Can Botox Raise the Nose Tip?

I've heard that Botox can be used to elevate the nose tip. Is this true? If so, how effective is it?

Doctor Answers 12

Botox to lift the nose

When people smile a muscle in the upper lip, called the depressor nasii septi, to pull down the the tip of the nose. In some individuals this can be quite pronounced. By injecting botulinum toxin into this muscle, the muscle is weakened causing the nose to remain up when smiling.

Chicago Plastic Surgeon
4.9 out of 5 stars 72 reviews

Botox to raise the nasal tip?

If, and only if, your nasal tip drops/plunges when you smile - then botox can be used to treat the muscle that causes this dynamic change.

If your nasal tip is always low, regardless of your facial expression or at rest...then Botox will not help.  Traditional surgery would be required.


All the best,

Botox use is expanding

Surgeons are using Botox for many new and exciting applications.  Some surgeons state that Botox may weaken a depressor muscle under the nose allowing the tip to stay up when smiling.  However, it is unlikely that Botox can elevate a depressed tip.  The best option for this is a rhinoplasty.

Robert Mounsey, MD
Toronto Facial Plastic Surgeon
4.7 out of 5 stars 10 reviews

Only if it is a muscle problem, which it usually isn't.

To Sam_75,

There are a few people whose nasal tip is pulled down by a muscle. This can be helped with Botox.

But unfortunately these days everything is overly promoted. Most people with a downward tip of the nose need sculpturing of the cartilage. This is done through an internal rhinoplasty .

George J. Beraka, MD (retired)
Manhattan Plastic Surgeon
4.8 out of 5 stars 9 reviews

Yes, but it depends on your anatomy


Yes it is possible for Botox to raise the nip of the nose. The mechanism is by paralyzing the depressor muscle which pulls down on the nose. However, this may not be effective for all people. It all depends on the anatomy of your nose. You should see out a doctor with extensive experience in Botox injection.

David Shafer, MD
New York City

David Shafer, MD
New York Plastic Surgeon
4.9 out of 5 stars 72 reviews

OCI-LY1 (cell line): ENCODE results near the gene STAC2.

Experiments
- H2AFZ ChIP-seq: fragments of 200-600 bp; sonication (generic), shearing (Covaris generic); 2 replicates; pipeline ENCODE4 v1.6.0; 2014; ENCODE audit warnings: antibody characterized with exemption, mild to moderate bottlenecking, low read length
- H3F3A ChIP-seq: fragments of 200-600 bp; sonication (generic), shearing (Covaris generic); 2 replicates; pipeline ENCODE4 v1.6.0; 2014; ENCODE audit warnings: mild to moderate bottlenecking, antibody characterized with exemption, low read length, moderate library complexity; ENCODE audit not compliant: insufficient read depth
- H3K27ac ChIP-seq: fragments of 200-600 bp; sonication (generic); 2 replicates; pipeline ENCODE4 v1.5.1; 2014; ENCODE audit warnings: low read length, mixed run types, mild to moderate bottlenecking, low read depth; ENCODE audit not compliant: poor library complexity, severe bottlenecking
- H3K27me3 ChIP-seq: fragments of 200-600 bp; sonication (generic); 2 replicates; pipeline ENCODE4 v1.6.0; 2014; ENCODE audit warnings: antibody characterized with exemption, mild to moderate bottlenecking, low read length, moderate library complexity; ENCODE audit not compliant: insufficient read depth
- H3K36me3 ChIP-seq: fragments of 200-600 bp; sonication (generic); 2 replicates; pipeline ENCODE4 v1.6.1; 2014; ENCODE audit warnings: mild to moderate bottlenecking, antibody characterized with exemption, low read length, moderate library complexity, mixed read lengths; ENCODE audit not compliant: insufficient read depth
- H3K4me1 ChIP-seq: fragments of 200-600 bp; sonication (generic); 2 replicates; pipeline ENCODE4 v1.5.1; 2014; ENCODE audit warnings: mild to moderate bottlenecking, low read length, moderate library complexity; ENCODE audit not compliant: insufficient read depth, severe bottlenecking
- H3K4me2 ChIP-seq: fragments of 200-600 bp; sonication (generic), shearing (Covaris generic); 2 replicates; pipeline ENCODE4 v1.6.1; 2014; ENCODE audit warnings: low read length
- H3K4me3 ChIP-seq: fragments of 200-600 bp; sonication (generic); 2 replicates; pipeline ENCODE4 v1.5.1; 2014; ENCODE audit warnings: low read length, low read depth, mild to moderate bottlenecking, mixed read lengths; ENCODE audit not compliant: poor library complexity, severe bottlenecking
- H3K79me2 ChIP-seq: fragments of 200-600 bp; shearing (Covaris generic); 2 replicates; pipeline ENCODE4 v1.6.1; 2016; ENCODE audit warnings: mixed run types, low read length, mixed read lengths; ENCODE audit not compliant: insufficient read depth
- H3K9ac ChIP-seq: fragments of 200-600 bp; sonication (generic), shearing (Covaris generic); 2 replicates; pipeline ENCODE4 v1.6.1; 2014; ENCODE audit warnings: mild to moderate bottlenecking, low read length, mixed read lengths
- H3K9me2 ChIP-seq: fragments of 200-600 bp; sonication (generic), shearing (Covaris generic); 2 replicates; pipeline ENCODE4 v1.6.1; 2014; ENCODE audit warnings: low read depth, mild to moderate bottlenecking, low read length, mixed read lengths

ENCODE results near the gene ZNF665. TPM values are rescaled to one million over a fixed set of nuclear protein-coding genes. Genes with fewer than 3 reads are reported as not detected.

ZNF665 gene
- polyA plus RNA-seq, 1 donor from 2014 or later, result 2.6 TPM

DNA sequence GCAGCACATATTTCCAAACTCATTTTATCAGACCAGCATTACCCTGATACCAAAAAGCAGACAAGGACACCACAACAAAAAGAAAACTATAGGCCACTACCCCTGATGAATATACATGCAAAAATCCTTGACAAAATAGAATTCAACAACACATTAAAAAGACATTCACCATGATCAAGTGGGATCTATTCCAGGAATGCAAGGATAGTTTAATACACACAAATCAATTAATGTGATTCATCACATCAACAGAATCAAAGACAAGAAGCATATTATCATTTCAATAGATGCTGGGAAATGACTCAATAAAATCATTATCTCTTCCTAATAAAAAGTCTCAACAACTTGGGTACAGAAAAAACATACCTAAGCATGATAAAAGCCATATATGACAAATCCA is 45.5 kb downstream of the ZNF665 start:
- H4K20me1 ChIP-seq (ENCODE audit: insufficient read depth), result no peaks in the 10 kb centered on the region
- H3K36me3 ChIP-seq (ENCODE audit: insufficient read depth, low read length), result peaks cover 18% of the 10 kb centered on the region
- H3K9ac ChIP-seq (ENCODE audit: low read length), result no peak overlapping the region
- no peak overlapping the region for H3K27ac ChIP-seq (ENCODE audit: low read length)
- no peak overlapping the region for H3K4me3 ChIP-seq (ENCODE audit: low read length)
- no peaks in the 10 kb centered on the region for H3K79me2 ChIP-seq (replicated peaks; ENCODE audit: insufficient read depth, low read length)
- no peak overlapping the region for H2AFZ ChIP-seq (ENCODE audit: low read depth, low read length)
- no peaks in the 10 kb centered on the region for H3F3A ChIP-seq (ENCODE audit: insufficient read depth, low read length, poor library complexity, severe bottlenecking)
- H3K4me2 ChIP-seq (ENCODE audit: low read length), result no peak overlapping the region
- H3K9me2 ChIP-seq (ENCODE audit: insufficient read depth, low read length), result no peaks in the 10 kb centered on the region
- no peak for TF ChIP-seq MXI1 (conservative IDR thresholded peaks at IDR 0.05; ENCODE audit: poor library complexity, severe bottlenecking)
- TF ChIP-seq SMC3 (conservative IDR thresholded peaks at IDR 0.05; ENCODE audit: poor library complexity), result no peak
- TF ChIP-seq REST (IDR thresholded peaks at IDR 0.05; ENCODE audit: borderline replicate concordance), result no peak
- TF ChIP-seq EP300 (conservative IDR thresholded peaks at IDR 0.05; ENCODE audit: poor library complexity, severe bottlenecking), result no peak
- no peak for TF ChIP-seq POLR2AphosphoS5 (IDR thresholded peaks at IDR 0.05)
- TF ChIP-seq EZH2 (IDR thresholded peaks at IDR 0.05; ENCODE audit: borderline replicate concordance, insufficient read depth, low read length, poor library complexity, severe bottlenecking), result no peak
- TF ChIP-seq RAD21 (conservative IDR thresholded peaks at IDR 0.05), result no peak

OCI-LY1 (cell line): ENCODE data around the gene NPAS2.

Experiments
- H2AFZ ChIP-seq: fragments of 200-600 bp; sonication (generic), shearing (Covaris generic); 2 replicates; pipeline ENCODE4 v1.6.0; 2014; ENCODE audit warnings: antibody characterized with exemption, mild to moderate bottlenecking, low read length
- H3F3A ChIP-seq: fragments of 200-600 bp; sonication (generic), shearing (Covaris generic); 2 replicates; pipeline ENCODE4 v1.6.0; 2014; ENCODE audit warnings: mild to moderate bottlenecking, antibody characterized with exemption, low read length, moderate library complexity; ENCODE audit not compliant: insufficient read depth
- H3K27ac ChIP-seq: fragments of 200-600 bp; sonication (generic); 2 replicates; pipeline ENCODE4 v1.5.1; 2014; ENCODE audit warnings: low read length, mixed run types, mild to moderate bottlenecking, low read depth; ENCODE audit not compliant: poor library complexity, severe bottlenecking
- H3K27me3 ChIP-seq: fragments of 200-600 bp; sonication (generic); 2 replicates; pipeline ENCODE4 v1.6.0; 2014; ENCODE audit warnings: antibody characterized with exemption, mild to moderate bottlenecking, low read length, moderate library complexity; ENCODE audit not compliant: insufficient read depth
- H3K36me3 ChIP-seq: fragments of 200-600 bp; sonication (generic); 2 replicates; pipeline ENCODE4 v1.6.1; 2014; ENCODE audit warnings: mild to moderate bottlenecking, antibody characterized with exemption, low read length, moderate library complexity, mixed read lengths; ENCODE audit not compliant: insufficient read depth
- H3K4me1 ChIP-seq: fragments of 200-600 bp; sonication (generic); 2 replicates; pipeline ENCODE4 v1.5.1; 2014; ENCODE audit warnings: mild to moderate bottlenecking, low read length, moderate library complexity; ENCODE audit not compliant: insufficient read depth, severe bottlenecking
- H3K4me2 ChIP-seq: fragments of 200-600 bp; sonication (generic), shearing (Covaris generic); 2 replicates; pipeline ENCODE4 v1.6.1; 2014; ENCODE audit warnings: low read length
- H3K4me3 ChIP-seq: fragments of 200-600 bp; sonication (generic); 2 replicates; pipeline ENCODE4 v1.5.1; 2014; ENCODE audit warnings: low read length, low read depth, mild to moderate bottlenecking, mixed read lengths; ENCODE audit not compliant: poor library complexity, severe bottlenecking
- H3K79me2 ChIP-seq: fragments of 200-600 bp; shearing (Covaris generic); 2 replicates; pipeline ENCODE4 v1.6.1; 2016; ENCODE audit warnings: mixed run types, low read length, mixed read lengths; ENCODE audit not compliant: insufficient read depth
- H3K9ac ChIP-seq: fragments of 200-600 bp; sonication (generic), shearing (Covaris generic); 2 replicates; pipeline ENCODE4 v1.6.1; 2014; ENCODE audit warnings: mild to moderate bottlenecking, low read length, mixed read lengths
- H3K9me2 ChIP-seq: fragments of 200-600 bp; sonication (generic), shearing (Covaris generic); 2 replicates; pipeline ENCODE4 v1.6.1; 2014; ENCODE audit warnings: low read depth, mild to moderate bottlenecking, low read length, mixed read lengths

Botox for the nose tip

Hi Sam, in short, Botox will not significantly raise the nose tip. The best option for this remains a surgical one. 

Justin Harper, MD
Columbus Physician
5.0 out of 5 stars 13 reviews

Botox to raise the nasal tip

Long story short, it may give the appearance of slightly raising the nasal tip especially when smiling.  It is an easy procedure and only a very small amount of Botox is used in the area.  If it works, great!  If it doesn't, you may want to consider a surgical procedure to improve the position of your nasal tip.  Thank you.

Jenifer L. Henderson, MD
Silverdale Facial Plastic Surgeon
5.0 out of 5 stars 11 reviews

Botox for raising the tip of the nose

A Botox injection at the junction between the nasal septum and upper lip can slightly elevate the tip of your nose.

The procedure is quite painful, minimally effective and lasts a few weeks/ months.

The best effects are obtained with plastic surgery.

Eugene Mandrea, MD
Chicago Dermatologist
4.6 out of 5 stars 5 reviews

Botox For Nasal Tip

While Botox can raise the nasal tip slightly, it is important to be carful as you can also create problems with speech and drooling. In the end, nothing can replace a rhinoplasty for the best and long lasting results.

D.J. Verret, MD
Dallas Facial Plastic Surgeon
3.8 out of 5 stars 13 reviews

Botox for the nasal tip

Botox can treat a plunging nasal tip when patients animate. The injection is placed in the uppr lip  and it can be very painful.  But, it will not raise the tip when they are not smiling.  The poor tip projection will remain. This can only be treated by surgery.



Steven Wallach, MD
New York Plastic Surgeon
4.1 out of 5 stars 23 reviews

These answers are for educational purposes and should not be relied upon as a substitute for medical advice you may receive from your physician. If you have a medical emergency, please call 911. These answers do not constitute or initiate a patient/doctor relationship.